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Snow and Ice Safety

Serving Families Throughout Garden City
Woman steps onto frozen lake

Snow and Ice Safety

Winter weather can be beautiful and allow for fun activities like skiing and sledding. Unfortunately, it can also create dangerous road conditions and increase both car crashes and slip and fall accidents. Before you go out into snow and ice, review our safety tips to help prevent injuries.

Behind the Wheel

If you can avoid heading out during a snowstorm, staying at home is the safest thing you can do. When you do go out, drive slowly to account for lower traction on snow or ice and increase your following distance to 5 or 6 seconds to give yourself extra time to stop. Accelerate and decelerate slowly and do not use cruise control or slam on the brakes. If you can avoid stopping, do so. When you’re approaching a red light, slow down so you can roll through the light as soon as it turns green.

Take extra caution when going up hills – try to gather speed beforehand, let that speed carry you to the top, and reduce your speed on the way down. Don’t apply extra gas or stop moving on an icy hill, as your wheels will spin, and you may even roll backward.

Always keep cold-weather gear (such as warm clothing, blankets, food and water, and an ice scraper) in your car, and be prepared to get snuck in the snow. Never warm up your vehicle in an enclosed area, like a garage. Keep your tires properly inflated with plenty of tread, and make sure you have half a tank of gas in your car at all times.

For more winter driving tips, check out this article from AAA.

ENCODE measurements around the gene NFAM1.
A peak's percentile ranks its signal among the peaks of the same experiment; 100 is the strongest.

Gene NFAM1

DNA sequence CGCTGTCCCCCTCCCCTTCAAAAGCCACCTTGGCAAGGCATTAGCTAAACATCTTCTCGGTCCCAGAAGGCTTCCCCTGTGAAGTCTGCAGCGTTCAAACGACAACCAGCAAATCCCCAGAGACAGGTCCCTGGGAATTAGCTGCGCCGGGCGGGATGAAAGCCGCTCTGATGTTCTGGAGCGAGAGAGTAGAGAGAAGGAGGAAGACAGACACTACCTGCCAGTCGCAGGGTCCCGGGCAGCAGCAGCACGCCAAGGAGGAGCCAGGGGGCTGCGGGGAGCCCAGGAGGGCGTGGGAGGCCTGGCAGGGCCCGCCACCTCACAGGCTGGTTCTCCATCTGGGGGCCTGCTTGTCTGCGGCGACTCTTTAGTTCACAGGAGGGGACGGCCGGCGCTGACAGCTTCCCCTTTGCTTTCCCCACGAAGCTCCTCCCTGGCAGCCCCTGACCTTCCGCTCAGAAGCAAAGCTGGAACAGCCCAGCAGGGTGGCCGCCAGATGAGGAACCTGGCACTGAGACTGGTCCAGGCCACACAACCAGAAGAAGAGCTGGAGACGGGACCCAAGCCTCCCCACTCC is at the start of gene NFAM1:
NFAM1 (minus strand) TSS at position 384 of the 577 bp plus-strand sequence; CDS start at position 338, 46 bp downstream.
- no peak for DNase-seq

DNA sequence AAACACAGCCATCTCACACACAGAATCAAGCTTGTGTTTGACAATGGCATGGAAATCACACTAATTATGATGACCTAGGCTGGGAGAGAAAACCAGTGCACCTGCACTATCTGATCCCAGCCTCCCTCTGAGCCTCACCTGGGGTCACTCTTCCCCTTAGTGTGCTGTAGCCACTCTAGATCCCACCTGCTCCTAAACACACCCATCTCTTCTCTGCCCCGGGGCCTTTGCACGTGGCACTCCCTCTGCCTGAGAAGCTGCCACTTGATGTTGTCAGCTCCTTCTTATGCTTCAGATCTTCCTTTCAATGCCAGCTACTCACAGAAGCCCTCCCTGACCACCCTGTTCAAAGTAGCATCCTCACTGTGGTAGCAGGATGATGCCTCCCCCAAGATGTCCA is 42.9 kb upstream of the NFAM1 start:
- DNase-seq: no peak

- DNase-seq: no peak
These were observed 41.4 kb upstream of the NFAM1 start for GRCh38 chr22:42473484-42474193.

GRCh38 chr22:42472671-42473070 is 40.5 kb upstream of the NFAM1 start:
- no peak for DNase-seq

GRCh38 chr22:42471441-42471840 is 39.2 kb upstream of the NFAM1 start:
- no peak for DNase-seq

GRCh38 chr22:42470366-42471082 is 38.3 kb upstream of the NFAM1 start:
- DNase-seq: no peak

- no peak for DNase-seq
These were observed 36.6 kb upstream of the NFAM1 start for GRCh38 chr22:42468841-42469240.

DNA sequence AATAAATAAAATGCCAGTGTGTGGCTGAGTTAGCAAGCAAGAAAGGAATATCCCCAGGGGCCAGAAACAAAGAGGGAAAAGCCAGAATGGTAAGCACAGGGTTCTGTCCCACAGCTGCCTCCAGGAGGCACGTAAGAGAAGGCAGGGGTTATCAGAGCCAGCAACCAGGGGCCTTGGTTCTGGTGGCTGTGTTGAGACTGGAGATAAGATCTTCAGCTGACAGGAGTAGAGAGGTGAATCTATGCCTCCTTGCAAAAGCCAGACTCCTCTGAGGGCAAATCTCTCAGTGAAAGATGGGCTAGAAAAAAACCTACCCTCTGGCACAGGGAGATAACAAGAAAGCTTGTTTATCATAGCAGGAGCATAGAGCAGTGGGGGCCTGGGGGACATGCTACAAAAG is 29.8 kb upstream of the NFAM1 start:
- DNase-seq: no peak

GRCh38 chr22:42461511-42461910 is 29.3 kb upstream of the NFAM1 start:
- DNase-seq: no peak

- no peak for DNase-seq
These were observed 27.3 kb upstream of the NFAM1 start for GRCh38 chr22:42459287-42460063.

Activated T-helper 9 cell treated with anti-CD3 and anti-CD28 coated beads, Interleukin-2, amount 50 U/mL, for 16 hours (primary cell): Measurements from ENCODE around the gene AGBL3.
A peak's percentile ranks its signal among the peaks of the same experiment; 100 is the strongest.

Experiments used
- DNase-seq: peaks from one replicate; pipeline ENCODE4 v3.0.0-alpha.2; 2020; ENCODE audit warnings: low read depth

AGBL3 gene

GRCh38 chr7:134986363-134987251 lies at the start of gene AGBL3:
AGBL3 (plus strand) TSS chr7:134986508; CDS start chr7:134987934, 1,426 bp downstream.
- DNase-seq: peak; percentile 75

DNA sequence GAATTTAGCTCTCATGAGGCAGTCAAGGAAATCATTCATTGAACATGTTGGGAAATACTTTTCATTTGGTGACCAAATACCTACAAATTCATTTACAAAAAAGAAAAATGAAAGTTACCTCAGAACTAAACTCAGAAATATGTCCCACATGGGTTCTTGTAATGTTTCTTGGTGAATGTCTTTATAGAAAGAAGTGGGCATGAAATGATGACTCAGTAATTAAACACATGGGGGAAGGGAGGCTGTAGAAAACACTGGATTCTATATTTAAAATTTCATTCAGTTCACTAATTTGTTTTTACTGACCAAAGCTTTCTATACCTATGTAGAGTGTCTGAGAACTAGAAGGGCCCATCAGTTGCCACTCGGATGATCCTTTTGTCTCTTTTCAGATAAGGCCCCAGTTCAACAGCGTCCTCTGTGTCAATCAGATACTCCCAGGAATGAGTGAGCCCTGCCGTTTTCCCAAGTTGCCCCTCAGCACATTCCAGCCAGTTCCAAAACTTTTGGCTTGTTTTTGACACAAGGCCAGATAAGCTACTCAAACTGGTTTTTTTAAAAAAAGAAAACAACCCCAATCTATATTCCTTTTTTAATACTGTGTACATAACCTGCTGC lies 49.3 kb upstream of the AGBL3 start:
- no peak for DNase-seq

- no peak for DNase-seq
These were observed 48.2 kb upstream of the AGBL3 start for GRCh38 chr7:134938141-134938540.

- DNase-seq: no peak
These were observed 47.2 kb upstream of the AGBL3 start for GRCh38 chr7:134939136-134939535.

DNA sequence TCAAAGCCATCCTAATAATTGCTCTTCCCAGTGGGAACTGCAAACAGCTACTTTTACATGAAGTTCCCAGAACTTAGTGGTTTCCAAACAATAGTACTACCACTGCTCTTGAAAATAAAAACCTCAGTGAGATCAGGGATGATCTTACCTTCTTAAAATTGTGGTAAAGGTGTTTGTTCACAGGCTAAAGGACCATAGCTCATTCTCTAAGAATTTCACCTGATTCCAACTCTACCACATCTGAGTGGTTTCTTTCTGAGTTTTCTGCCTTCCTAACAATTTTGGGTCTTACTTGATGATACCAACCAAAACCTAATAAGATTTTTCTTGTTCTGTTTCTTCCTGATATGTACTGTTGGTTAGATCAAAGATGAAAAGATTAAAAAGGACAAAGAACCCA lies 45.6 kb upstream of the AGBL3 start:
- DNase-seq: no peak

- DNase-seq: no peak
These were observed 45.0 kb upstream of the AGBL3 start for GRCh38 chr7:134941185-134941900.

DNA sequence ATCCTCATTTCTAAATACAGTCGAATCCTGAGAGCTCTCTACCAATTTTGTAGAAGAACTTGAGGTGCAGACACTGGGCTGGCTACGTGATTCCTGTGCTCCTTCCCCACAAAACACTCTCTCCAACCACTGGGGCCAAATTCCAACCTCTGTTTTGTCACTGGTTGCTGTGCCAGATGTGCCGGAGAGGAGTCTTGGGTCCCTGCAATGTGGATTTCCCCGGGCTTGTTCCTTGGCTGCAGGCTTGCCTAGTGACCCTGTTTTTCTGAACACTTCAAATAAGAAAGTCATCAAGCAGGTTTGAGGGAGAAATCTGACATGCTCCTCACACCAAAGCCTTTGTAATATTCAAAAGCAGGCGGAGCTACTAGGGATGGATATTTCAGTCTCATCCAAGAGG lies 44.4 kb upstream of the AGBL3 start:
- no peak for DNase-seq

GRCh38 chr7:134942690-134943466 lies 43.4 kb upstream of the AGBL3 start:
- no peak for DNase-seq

Out and About

Snow and ice can be slippery, so you’ll need to be careful when you are outside of your vehicle, too. Wear well-insulated footwear with good traction and walk at a slower pace, taking small, deliberate steps to detect slippery surfaces. Some people call this “the penguin walk” due to the slow, flat-footed gait that helps you keep your balance in winter weather conditions.

Wear sunglasses so you can see properly and consider wearing bright clothing so nearby drivers can see you, too. Be extra careful when getting in and out of your car and entering or exiting a building. If you need to, use your vehicle for support (see infographic 3) and use handrails whenever they are available. Look ahead for cars and patches of ice and plan your route accordingly. Before entering a building, remove any traction cleats you are wearing and wipe your feet on the doormat. Walk slowly, as melted snow can create hazards in the doorway.

Keep your hands free and out of your pockets all winter long so you can catch yourself in the event of a fall. You can use a purse or backpack to carry your things and wear gloves to keep your hands warm. Do not take shortcuts through snow and ice and stick to paths that have been shoveled and salted. Always anticipate ice and pay attention to what you’re doing. You could miss a patch of black ice if while listening to headphones or sending a text.

Unsafe Drivers and Locations Without Snow Removal

Even with safety in mind, someone else’s carelessness could cause an accident. If a reckless driver causes a car accident or a property owner fails to shovel and salt their parking lot or walkway, you could be entitled to compensation.

Our attorneys at Foley Griffin understand snow and ice injuries. We can help you identify negligence and get the compensation you need for medical bills, missed work, and other accident-related expenses.

If you want to secure your future after a winter car crash or slip and fall accident, put our 75+ years of combined experience on your side.

Call us at (888) 966-8480 or contact us online to schedule your free consultation today.